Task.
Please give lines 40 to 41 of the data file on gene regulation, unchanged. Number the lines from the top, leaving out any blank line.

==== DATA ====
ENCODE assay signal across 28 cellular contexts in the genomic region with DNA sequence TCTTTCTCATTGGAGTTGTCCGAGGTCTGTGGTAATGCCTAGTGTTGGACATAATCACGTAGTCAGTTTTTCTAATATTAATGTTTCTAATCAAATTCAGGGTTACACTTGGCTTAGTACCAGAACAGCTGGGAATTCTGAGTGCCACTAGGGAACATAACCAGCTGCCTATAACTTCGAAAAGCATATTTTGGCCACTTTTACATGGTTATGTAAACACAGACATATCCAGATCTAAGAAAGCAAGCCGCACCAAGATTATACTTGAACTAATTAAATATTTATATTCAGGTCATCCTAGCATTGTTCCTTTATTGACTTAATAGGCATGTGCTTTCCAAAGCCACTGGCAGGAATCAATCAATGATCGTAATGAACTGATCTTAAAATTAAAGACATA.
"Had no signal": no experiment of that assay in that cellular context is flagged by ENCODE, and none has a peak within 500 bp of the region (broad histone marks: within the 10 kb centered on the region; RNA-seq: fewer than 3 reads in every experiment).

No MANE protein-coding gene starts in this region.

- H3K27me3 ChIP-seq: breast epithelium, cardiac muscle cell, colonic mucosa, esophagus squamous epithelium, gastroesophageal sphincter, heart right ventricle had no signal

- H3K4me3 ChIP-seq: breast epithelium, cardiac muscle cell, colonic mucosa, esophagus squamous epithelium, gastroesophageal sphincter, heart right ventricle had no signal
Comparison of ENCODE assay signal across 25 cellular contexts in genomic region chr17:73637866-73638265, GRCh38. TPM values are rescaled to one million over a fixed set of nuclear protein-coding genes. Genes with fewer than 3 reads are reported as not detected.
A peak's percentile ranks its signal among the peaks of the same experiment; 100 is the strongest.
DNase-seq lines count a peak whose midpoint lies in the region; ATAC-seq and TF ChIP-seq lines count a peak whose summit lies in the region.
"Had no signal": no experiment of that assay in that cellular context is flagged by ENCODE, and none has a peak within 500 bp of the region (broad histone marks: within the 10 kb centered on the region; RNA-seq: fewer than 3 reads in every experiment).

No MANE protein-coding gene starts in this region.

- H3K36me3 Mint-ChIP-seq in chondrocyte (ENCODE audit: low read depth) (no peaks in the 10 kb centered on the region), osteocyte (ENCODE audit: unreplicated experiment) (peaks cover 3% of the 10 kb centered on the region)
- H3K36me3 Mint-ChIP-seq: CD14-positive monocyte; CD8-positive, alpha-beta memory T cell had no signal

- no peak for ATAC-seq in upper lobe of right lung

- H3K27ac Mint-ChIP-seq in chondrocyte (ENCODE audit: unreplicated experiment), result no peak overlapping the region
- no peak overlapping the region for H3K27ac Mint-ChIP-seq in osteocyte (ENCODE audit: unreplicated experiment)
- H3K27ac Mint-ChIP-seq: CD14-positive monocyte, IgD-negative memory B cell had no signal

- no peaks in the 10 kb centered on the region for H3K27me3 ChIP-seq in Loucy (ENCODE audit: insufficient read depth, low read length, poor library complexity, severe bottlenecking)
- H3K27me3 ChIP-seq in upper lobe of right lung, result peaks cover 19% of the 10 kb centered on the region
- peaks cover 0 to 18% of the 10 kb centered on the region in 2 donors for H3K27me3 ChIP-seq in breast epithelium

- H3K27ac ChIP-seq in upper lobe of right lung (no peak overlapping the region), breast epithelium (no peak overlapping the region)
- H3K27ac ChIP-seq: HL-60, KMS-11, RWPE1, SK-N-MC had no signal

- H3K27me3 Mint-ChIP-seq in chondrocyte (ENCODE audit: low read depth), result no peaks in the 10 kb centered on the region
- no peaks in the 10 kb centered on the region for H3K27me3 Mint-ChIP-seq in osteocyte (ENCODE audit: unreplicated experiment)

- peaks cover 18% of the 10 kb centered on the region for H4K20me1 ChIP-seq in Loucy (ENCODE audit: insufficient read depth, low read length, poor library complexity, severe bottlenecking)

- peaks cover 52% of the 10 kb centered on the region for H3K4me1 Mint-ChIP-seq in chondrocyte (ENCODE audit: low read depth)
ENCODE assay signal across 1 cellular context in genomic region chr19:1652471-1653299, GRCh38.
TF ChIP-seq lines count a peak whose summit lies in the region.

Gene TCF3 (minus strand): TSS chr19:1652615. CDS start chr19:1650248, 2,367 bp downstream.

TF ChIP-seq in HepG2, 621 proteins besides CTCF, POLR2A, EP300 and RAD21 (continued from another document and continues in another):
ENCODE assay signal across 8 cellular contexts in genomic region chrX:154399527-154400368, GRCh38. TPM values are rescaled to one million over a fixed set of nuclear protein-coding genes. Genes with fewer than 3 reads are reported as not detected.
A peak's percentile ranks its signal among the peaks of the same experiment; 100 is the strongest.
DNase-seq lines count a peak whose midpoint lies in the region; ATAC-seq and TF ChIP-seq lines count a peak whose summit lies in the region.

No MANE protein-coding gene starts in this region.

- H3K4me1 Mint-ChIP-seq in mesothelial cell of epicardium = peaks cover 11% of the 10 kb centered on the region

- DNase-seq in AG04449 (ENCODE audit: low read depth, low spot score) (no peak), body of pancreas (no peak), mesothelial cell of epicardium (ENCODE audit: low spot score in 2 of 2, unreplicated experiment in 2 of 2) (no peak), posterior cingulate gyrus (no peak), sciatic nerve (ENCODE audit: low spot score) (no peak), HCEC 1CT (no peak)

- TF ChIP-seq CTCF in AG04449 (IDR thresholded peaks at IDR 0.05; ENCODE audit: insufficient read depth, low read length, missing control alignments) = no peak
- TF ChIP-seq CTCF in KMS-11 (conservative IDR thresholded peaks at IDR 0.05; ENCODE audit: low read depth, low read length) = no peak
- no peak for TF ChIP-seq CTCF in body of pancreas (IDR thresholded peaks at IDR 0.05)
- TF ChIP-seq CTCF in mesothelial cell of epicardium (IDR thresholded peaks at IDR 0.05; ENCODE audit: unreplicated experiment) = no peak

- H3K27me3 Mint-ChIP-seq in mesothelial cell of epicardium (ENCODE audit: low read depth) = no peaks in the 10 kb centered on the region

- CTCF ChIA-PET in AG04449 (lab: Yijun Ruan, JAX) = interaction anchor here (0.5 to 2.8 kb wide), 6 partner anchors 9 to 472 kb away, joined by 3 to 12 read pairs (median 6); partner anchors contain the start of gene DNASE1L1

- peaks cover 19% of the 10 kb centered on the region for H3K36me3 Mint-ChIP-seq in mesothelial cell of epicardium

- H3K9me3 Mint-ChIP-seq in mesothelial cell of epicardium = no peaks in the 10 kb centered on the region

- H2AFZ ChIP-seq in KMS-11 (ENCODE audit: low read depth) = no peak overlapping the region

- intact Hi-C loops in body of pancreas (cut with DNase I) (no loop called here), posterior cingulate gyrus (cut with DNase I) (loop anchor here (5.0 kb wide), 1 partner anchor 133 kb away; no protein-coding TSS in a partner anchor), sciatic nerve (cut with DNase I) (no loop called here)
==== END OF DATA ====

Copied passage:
- H3K27me3 Mint-ChIP-seq in mesothelial cell of epicardium (ENCODE audit: low read depth) = no peaks in the 10 kb centered on the region

- CTCF ChIA-PET in AG04449 (lab: Yijun Ruan, JAX) = interaction anchor here (0.5 to 2.8 kb wide), 6 partner anchors 9 to 472 kb away, joined by 3 to 12 read pairs (median 6); partner anchors contain the start of gene DNASE1L1